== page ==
Upward Departure

The Guidelines do take into account the potential mental health effects of crime upon victims, but this is implemented in a fashion distinct from Restorative Justice goals and principles. Courts may apply an upward departure from the applicable guideline range 'if a victim... suffered psychological injury much more serious than that normally resulting from commission of the offense'. Several parameters exist concerning the extent of the injury contemplated under this 'encouraged' upward departure factor. The injury should constitute 'substantial impairment of the intellectual, psychological, emotional, or behavioral functioning of a victim'. The impairment should prove 'likely to be of an extended or continuous duration', manifested by 'physical or psychological symptoms or by changes in behavior patterns'. The court is further directed to consider 'the extent to which such harm was likely, given the nature of the defendant's conduct' (US Sentencing Commission, 2000, s. 5K2.3).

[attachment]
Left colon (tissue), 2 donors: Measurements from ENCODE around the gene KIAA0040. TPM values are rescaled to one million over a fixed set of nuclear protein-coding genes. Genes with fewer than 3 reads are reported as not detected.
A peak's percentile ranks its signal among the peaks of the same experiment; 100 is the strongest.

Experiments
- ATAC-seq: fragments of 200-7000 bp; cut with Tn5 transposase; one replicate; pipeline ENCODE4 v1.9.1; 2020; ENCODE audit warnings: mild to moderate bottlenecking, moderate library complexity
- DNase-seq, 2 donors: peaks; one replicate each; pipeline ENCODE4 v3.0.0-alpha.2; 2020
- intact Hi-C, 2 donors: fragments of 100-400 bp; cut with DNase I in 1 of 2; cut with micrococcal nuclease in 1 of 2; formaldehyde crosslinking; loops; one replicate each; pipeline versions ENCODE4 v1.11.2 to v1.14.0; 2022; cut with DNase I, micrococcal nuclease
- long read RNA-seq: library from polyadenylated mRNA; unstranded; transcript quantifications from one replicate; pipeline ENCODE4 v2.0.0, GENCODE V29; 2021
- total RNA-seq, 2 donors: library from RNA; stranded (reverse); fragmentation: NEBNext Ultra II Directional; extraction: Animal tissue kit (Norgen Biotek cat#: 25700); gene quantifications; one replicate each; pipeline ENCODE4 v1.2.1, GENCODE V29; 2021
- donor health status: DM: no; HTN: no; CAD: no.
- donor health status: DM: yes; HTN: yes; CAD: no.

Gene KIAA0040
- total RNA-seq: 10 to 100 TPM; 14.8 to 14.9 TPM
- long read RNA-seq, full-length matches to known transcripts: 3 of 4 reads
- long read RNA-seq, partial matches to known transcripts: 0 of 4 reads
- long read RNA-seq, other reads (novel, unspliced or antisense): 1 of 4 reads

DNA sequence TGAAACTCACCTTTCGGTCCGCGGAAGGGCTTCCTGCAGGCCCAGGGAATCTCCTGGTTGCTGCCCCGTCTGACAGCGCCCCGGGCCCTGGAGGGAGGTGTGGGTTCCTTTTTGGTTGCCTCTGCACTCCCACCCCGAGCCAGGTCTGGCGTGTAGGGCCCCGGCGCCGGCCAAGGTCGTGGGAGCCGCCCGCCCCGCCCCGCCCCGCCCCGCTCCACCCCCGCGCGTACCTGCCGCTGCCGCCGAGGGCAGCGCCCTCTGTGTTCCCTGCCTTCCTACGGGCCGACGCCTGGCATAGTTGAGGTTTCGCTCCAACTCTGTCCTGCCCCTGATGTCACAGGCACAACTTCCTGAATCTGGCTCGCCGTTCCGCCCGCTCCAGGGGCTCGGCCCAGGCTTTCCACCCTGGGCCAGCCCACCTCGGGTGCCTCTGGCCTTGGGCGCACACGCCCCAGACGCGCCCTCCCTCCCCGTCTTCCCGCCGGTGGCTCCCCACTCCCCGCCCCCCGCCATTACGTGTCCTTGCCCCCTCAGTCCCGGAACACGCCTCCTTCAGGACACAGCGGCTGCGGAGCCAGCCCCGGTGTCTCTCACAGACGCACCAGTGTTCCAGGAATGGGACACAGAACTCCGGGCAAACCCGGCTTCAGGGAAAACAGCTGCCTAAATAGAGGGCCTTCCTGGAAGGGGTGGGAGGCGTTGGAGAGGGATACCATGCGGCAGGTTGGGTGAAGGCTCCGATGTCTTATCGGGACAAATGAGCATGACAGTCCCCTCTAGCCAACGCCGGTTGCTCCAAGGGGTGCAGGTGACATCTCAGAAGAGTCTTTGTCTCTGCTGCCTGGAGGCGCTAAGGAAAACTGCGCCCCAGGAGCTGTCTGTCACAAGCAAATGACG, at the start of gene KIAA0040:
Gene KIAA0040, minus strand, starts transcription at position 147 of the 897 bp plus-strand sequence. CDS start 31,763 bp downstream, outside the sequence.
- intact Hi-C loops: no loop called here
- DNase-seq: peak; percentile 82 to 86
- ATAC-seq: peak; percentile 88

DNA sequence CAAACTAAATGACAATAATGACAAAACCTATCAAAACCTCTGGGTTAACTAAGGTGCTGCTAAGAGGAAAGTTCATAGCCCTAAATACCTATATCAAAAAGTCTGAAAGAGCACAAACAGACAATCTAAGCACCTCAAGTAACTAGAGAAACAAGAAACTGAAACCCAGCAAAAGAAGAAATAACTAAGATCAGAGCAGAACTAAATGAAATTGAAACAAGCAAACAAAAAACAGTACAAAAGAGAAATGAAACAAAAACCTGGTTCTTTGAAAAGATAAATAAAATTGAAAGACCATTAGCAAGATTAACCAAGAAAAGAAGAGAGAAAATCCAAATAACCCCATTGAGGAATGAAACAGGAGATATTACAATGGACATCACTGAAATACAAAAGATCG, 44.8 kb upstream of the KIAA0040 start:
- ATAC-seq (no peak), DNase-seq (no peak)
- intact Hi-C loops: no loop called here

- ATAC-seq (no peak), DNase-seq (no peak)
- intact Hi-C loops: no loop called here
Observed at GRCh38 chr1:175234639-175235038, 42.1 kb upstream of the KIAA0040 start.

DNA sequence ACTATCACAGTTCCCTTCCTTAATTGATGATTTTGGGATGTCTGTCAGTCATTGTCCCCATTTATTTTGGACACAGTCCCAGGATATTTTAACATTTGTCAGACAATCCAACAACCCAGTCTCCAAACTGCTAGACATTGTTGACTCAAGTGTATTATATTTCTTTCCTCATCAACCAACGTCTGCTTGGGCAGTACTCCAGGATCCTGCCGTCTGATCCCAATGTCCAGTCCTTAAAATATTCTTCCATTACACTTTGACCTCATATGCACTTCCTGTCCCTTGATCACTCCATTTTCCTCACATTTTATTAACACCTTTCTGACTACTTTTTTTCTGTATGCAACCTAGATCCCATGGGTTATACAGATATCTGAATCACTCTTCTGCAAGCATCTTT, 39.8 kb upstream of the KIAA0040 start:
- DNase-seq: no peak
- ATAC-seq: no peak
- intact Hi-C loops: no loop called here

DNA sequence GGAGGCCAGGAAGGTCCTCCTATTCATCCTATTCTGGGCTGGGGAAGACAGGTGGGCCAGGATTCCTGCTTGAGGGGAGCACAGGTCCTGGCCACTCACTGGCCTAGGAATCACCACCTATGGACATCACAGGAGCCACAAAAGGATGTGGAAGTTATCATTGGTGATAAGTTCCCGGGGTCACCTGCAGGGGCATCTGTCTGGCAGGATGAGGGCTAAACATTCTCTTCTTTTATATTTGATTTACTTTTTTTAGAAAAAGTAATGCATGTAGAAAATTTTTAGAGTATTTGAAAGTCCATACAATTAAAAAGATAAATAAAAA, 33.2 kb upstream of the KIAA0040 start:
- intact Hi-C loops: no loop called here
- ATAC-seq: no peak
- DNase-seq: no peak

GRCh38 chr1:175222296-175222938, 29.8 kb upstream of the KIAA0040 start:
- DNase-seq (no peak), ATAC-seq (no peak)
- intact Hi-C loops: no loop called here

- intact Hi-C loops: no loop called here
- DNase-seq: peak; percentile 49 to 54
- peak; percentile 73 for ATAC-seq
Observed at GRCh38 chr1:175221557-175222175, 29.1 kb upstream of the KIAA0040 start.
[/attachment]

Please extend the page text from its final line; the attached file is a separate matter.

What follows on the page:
For example, an upward departure was deemed justifiable where the victim had suffered 'particularly degrading and insulting forms' of abuse (United States v. Ellis, 1991). In another case, an upward departure was affirmed when it was determined that a victim had received nine months of therapy for 'post-traumatic stress disorder' subsequent to the offense (United States v. Chatlin, 1995). An upward departure was reversed, however, in proceedings where there was no expert opinion to support the assertion of a victim's 'extreme psychological injury' (United States v. Fawbush, 1991). While such adjustments seek to take into account the victim's experience where appropriately substantiated, they do so specifically at the offender's expense, and limit the victim's role to the satisfaction putatively derived from the imposition of a harsher sentence. Whatever the independent merits of such a system, they promote a judicial environment firmly inhospitable to the application of Restorative Justice.

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